NEW YORK (GenomeWeb) – Just months after disclosing that it is reestablishing its American footprint with a laboratory in Northern California, Australia's Benitec Biopharma announced that it has formally arranged for its stock to be traded in the US on the over-the-counter (OTC) market.
Meanwhile, Benitec has now become a clinical-stage drug developer, initiating patient dosing of its expressed RNAi treatment for hepatitis C TT-034 — the firm's first drug to enter human testing since it was founded roughly 17 years ago.
Benitec shares have long traded on the Australian Stock Exchange, and for some time they have been available in the US as American Depository Receipts (ADRs), which are bank-issued certificates that represent a specified number of shares of a foreign stock. However, this ADR program was not sponsored by Benitec and therefore out of the company's control.
Last week, Benitec officially established a level 1 ADR program, allowing its shares to be traded in the US under the authority of a company-appointed bank, in this case the Bank of New York Mellon. Because companies with level 1 ADRs are not required to file financial reports with the US Securities and Exchange Commission or follow generally accepted accounting principles, the certificates can only be traded on the OTC market.
According to Benitec, under the sponsored program, each ADR will represent five of its ordinary shares. The unsponsored ADR program will remain in place, it added, but investors holding these ADRs will have until the end of June to transfer their holdings to the new ADRs without incurring fees by BNY Mellon.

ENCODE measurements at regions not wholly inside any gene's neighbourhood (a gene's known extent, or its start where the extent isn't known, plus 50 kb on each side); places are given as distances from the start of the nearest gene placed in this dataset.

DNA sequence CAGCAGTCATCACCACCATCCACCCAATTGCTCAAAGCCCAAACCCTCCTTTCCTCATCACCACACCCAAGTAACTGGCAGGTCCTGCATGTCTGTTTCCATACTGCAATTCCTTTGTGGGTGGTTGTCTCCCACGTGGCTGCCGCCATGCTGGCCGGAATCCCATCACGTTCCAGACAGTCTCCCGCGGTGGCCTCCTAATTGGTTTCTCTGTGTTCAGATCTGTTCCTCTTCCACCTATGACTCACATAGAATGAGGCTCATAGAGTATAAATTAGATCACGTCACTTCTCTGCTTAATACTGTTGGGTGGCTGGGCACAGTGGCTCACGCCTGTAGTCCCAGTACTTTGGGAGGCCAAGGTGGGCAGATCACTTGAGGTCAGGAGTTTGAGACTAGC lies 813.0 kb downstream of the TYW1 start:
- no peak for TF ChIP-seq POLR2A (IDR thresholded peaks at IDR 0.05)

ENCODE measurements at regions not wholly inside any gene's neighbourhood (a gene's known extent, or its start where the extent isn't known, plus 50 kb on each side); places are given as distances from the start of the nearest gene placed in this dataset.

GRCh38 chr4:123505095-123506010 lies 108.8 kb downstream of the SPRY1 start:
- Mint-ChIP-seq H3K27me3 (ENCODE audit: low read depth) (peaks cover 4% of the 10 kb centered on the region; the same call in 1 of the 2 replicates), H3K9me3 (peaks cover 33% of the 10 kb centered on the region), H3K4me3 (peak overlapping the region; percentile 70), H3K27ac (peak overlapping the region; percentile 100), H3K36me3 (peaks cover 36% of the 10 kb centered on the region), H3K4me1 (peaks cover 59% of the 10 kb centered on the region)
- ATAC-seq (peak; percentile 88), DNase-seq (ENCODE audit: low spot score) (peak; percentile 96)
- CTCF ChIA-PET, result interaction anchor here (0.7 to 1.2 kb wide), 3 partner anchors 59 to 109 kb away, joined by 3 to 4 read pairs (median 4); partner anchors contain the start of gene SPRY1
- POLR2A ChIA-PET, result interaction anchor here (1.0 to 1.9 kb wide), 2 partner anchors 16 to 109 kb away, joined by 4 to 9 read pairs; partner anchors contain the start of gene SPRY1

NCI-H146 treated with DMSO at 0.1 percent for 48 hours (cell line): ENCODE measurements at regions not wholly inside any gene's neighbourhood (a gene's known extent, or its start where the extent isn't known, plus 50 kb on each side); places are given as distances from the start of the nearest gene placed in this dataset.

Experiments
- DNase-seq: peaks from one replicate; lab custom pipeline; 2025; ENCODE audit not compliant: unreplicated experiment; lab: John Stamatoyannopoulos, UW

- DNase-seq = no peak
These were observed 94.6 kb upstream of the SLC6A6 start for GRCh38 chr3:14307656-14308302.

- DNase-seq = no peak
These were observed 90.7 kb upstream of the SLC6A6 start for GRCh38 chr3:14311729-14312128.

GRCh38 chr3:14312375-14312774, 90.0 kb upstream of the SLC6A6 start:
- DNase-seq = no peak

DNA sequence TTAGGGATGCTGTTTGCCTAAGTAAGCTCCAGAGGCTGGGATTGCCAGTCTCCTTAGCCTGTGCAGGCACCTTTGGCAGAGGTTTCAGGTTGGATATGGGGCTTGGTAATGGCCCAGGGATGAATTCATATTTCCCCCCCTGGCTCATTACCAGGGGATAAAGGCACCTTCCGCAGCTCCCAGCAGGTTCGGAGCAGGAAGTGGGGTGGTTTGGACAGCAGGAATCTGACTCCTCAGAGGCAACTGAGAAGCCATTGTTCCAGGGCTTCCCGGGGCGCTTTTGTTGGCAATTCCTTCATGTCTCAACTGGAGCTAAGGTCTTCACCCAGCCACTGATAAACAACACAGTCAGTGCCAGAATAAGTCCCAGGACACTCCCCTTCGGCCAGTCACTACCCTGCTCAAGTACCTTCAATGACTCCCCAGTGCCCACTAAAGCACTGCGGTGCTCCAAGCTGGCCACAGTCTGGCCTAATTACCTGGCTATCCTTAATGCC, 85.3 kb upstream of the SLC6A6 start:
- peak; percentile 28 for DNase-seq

Through ADR program, Benitec said it is now able to "widen the secondary capital market" for its stock, allowing it to be more easily traded by US investors. "Given that many US institutional investors are now on the Benitec Biopharma share register, the company believes formalizing a sponsored ADR program is important," the firm stated.
Notably, ADRs are commonly used by foreign companies to gauge US investor interest before pursuing an initial public offering. Benitec has not stated that this played a role in its decision to establish a formal ADR program, but the company has previously taken steps to expand into the US.
Back in 2004, under a previous management team, Benitec had its sights set on leaving Australia to become a publicly traded US-based company. As part of that process, Benitec that year paid $5.4 million in stock to acquire California-based startup Avocel and its HCV program.
Although Avocel provided Benitec with the US presence it was seeking, by 2006 the company closed down these satellite operations and restructured as a significantly smaller firm back in Australia. At that time it was involved in protracted patent-infringement litigation that drained its coffers, tarnished its reputation, and led to the rejection of the company's core US patent by the US Patent and Trademark Office.
Benitec was also forced to license off its flagship HCV program to Tacere Therapeutics, which was founded by former Avocel staffers.
The company hobbled along until 2010, when the USPTO upheld the claims in the disputed patent, opening the door for a number of successful financing rounds that enabled Benitec to ramp up operations and acquire Tacere and TT-034.
As disclosed last week, Benitec has now officially begun clinical testing of TT-034, kicking off a 14-patient Phase I/IIa trial designed to establish the drug's safety in HCV-infected patients. The 14-patient study will test sub-therapeutic doses of TT-034, after which higher, potentially therapeutic doses will be evaluated.
Specific endpoints include a sustained reduction in HCV viral load, viral vector DNA and shRNA expression levels in liver biopsies, shRNA expression levels in serum exosomes, and blood vector DNA levels.
In support of TT-034, and following the close of a nearly $30 million financing round in February, Benitec has started setting up a small lab in California that will be run by David Suhy, its senior vice president of research and development who spearheaded the TT-034 program at Tacere.